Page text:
How Robert Rauschenberg erased a Willem de Kooning and created a landmark of postmodernism
Robert Rauschenberg was an important artist, whose multifarious works combined painting with sculpture, photography and performance. To understand him a little better, read this account, published in our Phaidon Focus edition dedicated to the artist, about one of Rauschenberg's most famous works, Erased de Kooning Drawing. Realised in 1953 with Willem de Kooning's consent, it was both a performative work and a collaborative one (Rauschenberg's good friend Jasper Johns even did the lettering, 'Erased de Kooning Drawing, Robert Rauschenberg, 1953'). The mount and the frame were important to the piece, as was the fact that it was actually a de Kooning that had been erased. Here's how the book describes it.
"In the midst of an experimental period during which he made paintings from such materials as gold leaf, toilet paper and dirt, Rauschenberg asked himself whether a drawing might be made from erasing. At first, he tried erasing what he had drawn, but this was not satisfying, and he decided that he needed a drawing that was inarguably a work of art. He went to the painter Willem de Kooning, explained his project and asked him for a drawing to erase. Initially reluctant, de Kooning soon agreed, going through stacks of drawings to find one with a combination of media that would be difficult to erase. Several weeks and many erasers later, Rauschenberg had completed his task. The sheet of paper, with ghostly traces of the image remaining, was subsequently matted and framed with a small label that reads ‘Erased de Kooning Drawing – Robert Rauschenberg – 1953.’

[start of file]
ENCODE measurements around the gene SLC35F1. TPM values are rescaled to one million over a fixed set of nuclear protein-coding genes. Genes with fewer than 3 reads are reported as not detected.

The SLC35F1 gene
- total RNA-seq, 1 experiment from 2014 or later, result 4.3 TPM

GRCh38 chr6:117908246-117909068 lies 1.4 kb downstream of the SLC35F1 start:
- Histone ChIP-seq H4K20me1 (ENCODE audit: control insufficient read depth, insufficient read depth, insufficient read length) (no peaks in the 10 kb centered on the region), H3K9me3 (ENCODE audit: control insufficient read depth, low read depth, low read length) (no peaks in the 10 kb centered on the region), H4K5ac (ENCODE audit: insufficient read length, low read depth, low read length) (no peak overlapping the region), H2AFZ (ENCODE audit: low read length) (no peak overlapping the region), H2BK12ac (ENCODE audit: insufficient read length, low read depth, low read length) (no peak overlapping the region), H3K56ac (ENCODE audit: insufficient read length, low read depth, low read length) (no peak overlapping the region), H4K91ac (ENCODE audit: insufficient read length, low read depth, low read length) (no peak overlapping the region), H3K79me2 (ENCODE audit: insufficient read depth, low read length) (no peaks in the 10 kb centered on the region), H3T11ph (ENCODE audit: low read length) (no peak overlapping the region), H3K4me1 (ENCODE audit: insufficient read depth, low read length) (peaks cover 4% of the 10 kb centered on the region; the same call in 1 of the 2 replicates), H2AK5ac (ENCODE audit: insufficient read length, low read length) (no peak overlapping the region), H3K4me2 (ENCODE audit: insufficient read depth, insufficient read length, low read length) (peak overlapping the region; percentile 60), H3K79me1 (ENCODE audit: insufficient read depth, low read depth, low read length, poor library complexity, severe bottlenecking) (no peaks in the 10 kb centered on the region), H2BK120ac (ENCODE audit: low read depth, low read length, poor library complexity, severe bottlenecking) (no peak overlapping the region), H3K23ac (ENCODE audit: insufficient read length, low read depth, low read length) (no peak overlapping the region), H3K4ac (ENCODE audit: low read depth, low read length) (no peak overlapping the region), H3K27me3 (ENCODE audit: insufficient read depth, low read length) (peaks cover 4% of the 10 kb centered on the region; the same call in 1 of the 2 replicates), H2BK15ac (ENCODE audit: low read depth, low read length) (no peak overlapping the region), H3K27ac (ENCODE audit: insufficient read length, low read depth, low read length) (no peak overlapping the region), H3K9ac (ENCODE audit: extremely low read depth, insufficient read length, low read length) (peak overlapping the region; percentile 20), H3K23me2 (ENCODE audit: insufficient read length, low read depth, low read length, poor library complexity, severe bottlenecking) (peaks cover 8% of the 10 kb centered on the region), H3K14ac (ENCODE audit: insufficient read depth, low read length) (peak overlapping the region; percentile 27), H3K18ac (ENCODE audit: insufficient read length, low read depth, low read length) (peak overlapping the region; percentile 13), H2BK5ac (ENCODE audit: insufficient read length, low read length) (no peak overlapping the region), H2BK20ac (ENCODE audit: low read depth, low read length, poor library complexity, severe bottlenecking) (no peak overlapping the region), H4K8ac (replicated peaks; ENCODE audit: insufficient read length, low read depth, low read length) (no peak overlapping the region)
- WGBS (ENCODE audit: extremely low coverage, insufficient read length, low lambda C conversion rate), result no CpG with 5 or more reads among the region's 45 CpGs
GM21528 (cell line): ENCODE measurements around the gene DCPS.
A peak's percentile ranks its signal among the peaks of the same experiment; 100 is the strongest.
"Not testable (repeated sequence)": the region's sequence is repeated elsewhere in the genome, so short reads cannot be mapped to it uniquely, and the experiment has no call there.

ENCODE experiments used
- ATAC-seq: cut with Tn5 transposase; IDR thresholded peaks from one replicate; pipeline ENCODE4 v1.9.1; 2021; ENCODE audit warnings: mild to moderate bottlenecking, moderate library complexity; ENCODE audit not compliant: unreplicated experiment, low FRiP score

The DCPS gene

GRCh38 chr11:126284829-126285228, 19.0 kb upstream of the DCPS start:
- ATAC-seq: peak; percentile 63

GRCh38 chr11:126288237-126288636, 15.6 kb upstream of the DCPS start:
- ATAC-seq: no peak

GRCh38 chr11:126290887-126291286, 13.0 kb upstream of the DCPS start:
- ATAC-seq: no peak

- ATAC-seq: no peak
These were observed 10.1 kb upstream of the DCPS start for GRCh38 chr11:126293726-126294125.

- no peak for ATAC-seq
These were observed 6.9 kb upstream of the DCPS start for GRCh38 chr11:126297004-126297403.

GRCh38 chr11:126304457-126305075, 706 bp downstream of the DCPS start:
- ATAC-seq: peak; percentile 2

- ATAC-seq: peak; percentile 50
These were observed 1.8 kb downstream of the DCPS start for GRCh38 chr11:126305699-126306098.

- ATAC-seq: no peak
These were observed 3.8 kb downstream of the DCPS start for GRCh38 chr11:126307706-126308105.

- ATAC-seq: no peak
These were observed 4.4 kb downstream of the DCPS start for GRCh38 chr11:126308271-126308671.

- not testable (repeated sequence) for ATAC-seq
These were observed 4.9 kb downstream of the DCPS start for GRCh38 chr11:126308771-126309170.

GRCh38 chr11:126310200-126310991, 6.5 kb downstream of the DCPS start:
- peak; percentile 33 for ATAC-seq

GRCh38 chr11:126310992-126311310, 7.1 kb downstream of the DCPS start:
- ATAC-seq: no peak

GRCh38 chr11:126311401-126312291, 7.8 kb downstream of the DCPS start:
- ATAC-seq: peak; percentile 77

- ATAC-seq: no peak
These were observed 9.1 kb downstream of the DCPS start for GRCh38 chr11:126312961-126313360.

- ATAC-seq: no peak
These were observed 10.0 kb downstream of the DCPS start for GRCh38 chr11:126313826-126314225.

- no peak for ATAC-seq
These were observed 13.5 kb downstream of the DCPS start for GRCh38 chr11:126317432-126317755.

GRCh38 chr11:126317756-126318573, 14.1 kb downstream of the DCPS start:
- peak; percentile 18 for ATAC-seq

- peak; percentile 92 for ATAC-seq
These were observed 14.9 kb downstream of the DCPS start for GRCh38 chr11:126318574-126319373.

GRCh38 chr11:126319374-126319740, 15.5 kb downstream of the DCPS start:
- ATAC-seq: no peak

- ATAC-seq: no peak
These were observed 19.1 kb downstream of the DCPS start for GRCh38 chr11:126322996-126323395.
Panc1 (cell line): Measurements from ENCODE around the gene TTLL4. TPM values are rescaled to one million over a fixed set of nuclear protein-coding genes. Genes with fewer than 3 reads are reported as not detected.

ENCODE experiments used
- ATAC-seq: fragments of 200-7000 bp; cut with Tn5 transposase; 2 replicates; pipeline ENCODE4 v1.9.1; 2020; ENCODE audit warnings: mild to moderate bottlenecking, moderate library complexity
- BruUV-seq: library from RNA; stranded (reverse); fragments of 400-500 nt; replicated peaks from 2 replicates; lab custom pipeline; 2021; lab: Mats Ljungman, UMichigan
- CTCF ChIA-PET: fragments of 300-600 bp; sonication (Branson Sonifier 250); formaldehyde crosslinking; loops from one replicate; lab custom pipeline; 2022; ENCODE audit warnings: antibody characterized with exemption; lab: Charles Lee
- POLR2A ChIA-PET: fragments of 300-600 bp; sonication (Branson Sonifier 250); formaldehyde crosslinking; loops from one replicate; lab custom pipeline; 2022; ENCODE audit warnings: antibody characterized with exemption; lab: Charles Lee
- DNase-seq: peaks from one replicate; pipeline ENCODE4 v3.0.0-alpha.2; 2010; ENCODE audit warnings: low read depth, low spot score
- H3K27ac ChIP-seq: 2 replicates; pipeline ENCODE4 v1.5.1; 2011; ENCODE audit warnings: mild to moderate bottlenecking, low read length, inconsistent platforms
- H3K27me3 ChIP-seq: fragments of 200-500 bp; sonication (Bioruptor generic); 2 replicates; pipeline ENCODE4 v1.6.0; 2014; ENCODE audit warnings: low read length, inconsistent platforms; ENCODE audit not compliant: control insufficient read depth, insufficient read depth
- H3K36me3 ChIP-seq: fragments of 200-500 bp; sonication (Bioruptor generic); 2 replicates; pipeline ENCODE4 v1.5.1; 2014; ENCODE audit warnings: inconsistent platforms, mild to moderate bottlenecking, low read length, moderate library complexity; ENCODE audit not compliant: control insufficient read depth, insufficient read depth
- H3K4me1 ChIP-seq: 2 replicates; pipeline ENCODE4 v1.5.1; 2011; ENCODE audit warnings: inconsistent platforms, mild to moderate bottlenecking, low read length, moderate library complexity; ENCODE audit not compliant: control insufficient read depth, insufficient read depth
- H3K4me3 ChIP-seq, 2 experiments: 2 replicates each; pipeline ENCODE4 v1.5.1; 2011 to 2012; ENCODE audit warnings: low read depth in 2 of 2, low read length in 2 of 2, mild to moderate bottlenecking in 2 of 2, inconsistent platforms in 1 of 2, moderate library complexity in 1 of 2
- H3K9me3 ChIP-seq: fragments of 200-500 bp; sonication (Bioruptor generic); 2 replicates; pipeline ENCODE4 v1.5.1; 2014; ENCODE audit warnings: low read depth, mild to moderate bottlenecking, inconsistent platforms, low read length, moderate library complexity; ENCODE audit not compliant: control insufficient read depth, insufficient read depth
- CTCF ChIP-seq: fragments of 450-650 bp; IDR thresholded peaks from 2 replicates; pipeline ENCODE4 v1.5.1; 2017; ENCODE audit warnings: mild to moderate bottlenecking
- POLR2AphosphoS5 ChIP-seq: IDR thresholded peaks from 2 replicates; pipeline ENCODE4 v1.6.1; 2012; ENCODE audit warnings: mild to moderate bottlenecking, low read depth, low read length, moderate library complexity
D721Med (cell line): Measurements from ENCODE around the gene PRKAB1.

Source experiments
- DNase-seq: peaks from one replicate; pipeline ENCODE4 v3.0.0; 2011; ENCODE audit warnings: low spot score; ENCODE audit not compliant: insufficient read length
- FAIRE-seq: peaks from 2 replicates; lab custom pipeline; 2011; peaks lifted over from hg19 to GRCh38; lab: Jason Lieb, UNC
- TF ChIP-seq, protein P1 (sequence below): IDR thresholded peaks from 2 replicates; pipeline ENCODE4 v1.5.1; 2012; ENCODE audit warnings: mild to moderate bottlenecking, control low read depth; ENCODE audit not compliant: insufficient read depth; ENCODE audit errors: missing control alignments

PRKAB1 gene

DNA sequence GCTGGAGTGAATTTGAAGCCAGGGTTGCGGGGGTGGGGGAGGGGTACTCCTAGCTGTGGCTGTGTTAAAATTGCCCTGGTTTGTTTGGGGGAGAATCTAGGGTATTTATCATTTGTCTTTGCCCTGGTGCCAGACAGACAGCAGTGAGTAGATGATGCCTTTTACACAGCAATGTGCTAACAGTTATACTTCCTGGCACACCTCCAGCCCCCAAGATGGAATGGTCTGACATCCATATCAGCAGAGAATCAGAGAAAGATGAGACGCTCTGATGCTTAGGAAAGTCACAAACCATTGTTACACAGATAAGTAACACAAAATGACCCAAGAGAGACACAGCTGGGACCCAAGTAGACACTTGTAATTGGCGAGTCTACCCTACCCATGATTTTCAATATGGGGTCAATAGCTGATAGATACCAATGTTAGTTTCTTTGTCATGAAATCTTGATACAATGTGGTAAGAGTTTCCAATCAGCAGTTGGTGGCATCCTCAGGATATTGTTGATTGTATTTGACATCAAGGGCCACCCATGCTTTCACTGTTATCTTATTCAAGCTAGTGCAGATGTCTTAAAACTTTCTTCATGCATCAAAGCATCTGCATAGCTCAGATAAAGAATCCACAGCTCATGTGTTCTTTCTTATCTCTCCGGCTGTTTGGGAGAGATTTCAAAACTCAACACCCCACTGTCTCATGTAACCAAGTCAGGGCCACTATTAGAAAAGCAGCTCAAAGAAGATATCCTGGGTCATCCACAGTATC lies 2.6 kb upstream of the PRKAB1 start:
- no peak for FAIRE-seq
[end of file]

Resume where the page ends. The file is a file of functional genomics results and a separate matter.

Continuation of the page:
"By selecting de Kooning, Rauschenberg chose perhaps the most prominent painter among the Abstract Expressionists, and his act would be widely interpreted as a symbolically patricidal gesture. Cage compared Rauschenberg’s erasure with L.H.O.O.Q., a work Duchamp made by drawing a moustache on a postcard of the Mona Lisa. Like Duchamp’s gesture, Rauschenberg’s Erased de Kooning Drawing has been hailed as a landmark of postmodernism because of its subversive appropriation of another artist’s work, and it has also been understood as a rejection of the traditional practice of drawing as the foundation of painting.
"Yet Rauschenberg’s motivations and the resulting act were more complex than these interpretations suggest. To begin with, de Kooning’s cooperation was key: he consented to what he understood all too well might be construed as an act of aggression, and he took great care in his selection of the piece. Moreover, Rauschenberg admired his work tremendously and already owned two sketches by him. One was a doodle on a coaster de Kooning had left in a restaurant; Rauschenberg had scavenged the other out of the refuse during an earlier visit to his studio (de Kooning was out, and Rauschenberg also photographed his studio). In devising a project devoted to the role of erasure in drawing, Rauschenberg was in a sense paying tribute to de Kooning, whose habitual revision, erasure and assembling of painted and drawn elements were integral to a manner of painting that many others had begun to imitate. In fact, de Kooning’s proficiency in such processes rendered him a particularly good judge of what made a drawing difficult to erase.
"By erasing de Kooning’s drawing, Rauschenberg prepared for his own return to painting, and his act served as a way of confronting de Kooning’s influence. A peculiar and aggressive homage, it took de Kooning’s own methods to such extremes that it ended up eradicating its source: this was supreme irony. In the Red Paintings that followed, Rauschenberg used richly gestural brushwork identifiable with de Kooning’s approach to painting."
If you're intrigued by that short passage you can pre-order Robert Rauschenberg here. You may also care to check out the other books and artists in the Focus Series. Meanwhile for more on the artist erased, buy our magesterial Willem de Kooning monograph, here.